Africa’s continued emergence as major economic region depends on a renewed commitment to collaboration between mining companies and the countries which host them, Randgold Resources chief executive Mark Bristow said at the Mining Indaba in Cape Town today.

Speaking at the annual Mining Indaba, Bristow said the recent boom in commodity prices had spurred economic development on the continent and its 7.7% annual growth forecast for the next five years was double that of the world’s advanced economies and well ahead of China, Russia and Brazil. It was poised to become a key global growth driver but still presented significant obstacles to investment, notably its infrastructure and skills limitations.

“Mining can play a major part in Africa’s realising its potential but our potential to contribute fully to the continent’s continuing transformation is handicapped by an irresponsible short-term culture which is an unfortunate legacy of the boom years. The harsh truth of the matter is that the mining sector has inflicted debt, impairments and write-downs on itself without making provision for its own long-term future, and is in a sorry state. In fact, even at current prices – and this applies to gold in particular – the industry is not viable without a major reinvention. Yet even now, almost all Africa’s mining countries are revising their mining codes and regulations to increase their share of the miners’ revenues. To put it bluntly, they are demanding more money from an industry that is basically insolvent,” Bristow said.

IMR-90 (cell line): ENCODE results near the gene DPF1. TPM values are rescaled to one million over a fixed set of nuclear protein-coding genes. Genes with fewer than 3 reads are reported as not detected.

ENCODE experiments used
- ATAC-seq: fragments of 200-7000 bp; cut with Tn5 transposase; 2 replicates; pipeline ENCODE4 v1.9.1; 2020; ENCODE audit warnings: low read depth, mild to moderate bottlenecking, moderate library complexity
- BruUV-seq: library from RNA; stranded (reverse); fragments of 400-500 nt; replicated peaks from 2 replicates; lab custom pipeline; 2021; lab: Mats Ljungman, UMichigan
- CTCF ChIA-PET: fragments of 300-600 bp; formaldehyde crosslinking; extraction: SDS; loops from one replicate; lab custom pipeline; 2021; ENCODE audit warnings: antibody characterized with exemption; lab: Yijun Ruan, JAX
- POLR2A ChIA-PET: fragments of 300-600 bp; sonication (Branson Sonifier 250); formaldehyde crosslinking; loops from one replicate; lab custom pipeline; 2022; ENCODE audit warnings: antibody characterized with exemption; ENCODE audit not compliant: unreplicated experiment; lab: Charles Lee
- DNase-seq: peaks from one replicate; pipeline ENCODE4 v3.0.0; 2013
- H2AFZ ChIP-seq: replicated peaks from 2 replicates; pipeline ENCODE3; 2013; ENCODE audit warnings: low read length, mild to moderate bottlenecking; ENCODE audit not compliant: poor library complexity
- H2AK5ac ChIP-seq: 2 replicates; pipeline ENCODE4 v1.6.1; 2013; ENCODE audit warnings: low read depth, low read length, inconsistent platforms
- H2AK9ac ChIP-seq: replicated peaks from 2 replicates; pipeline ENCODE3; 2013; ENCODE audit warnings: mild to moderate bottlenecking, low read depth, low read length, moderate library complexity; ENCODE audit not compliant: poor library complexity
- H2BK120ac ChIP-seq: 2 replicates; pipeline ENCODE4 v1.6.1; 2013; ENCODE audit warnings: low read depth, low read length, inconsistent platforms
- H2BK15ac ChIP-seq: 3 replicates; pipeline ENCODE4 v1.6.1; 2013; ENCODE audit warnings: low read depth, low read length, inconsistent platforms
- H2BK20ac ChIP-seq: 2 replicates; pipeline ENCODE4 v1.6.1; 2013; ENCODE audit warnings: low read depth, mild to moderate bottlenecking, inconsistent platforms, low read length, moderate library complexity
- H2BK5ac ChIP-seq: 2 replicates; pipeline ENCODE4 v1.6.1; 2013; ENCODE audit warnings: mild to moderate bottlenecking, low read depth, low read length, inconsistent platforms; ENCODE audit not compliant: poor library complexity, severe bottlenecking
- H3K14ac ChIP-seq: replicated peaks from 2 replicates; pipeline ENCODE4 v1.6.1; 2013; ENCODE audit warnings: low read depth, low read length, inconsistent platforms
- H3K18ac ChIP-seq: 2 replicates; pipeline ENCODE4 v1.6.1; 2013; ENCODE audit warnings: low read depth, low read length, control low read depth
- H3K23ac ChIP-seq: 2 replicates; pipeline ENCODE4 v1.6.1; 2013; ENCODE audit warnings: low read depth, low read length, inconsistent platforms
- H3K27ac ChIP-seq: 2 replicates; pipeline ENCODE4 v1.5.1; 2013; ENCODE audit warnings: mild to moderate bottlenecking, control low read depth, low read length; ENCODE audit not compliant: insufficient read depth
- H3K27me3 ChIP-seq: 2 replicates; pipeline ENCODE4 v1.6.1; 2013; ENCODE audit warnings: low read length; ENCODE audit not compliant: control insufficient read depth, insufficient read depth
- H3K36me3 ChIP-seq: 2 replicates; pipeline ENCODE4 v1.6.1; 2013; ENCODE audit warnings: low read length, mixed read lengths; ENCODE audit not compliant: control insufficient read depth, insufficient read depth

“There is only one way to secure mining’s future as a creator of real and lasting value for Africa and its people, and that is for the industry and its host governments to renew and strengthen their commitment to a mutually profitable partnership. That partnership should not be focused on the next quarter or the next term of office, but on the long term development of sustainable industries capable of rewarding all their stakeholders.”